New Delhi : The Centre’s publicised scheme to upgrade 58 government district hospitals into medical colleges has come cropper due to an acute shortage of the teaching faculty. The Health Ministry has sought to overcome this handicap by proposing to allow practicing private doctors and consultants with 8 to 10 years of practice to teach medicine in these institutions.
The proposal, however, is not for the private medical colleges but only for the government medical colleges, all located in remote and hitherto under-served areas. Its implementation will require amendment in the Medical Teachers Eligibility Qualification Regulations that allow only academically qualified medical faculty cadre of assistant professors, associate professors and professors to teach medicine.
The regulations require a postgraduate in medicine with one-year senior residency to be an assistant professor while those from among them are promoted as associate professors after four years of teaching experience and two research papers. One is promoted to the next post of professor on four years of teaching as associate professor plus two research papers.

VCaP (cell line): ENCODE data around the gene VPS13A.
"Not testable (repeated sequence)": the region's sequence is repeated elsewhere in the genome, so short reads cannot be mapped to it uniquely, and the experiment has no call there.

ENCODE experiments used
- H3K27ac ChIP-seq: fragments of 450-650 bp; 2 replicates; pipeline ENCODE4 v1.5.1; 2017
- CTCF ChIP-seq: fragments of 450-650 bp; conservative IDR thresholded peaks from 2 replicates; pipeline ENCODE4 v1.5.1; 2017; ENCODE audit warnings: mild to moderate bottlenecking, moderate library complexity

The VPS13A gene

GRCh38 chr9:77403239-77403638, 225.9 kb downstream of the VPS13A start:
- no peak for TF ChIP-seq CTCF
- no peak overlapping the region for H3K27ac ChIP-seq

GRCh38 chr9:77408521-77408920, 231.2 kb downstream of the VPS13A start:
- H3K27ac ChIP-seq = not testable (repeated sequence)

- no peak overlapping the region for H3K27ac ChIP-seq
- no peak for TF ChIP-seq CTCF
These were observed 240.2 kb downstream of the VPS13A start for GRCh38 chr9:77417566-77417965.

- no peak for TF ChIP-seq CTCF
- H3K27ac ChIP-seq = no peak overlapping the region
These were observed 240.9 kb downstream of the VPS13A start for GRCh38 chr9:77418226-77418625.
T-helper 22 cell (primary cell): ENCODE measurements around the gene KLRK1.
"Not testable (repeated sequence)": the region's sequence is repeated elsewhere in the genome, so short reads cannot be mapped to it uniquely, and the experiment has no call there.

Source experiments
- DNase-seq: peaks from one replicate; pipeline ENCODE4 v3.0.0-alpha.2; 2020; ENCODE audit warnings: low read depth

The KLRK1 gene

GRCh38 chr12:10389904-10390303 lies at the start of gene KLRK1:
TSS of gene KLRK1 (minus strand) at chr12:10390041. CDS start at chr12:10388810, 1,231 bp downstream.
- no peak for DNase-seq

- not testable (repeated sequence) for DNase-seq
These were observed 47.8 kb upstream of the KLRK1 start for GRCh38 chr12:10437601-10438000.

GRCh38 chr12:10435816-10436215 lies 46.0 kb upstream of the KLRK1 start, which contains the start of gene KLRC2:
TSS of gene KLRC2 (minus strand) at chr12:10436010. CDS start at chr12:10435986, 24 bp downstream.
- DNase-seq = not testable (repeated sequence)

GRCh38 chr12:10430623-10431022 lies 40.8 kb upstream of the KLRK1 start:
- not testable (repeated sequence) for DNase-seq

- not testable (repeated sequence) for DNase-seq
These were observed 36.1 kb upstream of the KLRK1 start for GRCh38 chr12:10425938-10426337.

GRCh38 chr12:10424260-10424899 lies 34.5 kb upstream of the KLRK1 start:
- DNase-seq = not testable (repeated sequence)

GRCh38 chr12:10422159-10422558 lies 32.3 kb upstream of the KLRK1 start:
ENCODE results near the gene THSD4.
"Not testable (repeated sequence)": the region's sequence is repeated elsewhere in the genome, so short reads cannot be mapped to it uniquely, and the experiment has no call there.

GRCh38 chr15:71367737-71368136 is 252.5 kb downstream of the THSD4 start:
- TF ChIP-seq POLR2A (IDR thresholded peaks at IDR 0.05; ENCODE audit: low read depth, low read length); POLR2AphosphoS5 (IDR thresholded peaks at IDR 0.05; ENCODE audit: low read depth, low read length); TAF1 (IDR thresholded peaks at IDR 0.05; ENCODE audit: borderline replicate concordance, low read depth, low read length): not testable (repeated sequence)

The corporate hospitals are putting pressure on the ministry to extend similar relaxation to the private medical colleges to allow their consultants also to teach. Unable to source teachers under the existing resolutions, the corporate hospitals did not show any interest in setting up medical colleges on their campuses.